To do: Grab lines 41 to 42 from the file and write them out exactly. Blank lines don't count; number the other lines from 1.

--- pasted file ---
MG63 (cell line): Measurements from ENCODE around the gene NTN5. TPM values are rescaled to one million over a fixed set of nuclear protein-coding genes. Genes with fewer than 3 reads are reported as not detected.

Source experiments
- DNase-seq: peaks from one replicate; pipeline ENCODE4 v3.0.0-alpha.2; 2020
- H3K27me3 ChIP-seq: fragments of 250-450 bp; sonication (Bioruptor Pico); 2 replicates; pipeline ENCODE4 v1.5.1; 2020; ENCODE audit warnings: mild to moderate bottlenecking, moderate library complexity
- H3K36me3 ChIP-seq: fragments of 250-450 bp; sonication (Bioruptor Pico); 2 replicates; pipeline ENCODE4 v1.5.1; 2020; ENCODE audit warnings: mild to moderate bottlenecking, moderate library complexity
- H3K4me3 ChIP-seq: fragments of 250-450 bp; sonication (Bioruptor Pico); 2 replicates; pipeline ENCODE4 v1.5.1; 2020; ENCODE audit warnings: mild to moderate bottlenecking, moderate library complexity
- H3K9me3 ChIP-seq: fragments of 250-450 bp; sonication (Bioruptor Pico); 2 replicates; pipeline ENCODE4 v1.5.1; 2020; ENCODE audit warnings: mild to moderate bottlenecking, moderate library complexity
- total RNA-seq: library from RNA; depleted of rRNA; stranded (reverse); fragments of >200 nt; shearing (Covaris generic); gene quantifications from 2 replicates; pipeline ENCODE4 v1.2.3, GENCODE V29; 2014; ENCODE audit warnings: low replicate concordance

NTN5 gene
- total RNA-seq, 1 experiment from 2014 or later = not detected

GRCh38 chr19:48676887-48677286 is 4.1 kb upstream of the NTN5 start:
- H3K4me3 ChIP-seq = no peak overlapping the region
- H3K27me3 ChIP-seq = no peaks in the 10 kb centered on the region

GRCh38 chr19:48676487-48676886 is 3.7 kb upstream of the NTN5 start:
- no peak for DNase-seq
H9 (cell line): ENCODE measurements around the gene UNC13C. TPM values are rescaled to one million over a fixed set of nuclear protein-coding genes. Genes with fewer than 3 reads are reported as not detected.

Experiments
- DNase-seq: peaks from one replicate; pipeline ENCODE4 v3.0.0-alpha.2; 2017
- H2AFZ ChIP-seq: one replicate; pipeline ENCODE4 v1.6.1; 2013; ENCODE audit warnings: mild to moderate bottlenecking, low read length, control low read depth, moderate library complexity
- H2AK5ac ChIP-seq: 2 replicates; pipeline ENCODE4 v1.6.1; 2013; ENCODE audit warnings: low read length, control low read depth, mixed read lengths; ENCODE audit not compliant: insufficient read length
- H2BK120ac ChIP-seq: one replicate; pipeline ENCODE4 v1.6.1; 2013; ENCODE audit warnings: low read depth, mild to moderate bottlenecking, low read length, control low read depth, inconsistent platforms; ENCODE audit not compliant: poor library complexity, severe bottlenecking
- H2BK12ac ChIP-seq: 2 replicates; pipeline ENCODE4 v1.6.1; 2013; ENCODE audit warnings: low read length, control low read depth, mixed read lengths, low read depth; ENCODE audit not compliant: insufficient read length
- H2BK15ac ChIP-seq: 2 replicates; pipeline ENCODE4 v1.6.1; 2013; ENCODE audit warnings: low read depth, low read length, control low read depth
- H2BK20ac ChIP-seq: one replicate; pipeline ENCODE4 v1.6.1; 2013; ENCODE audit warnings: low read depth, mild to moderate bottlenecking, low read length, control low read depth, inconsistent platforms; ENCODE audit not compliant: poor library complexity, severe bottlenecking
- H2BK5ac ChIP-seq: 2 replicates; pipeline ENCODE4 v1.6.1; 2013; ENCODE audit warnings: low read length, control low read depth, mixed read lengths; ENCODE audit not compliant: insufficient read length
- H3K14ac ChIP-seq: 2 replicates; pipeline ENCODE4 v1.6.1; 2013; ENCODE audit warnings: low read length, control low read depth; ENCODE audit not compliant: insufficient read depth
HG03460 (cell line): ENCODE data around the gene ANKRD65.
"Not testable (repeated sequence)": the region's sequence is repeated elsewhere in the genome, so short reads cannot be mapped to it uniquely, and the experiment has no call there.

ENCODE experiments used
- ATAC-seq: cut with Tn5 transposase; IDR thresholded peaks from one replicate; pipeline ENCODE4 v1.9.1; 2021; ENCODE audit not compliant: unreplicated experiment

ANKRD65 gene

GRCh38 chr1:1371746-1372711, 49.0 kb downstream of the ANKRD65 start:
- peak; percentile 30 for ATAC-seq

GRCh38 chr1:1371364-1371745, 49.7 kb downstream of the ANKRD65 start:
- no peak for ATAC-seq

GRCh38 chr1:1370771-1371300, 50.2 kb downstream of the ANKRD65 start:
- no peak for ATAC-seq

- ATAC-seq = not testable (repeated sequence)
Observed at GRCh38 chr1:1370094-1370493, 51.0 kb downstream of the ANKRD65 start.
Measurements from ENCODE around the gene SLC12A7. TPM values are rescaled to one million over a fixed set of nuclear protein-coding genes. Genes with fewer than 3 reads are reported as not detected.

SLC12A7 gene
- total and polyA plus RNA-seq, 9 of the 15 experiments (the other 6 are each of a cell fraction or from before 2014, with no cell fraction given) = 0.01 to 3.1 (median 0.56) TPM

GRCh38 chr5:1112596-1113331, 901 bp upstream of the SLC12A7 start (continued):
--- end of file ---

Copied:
SLC12A7 gene
- total and polyA plus RNA-seq, 9 of the 15 experiments (the other 6 are each of a cell fraction or from before 2014, with no cell fraction given) = 0.01 to 3.1 (median 0.56) TPM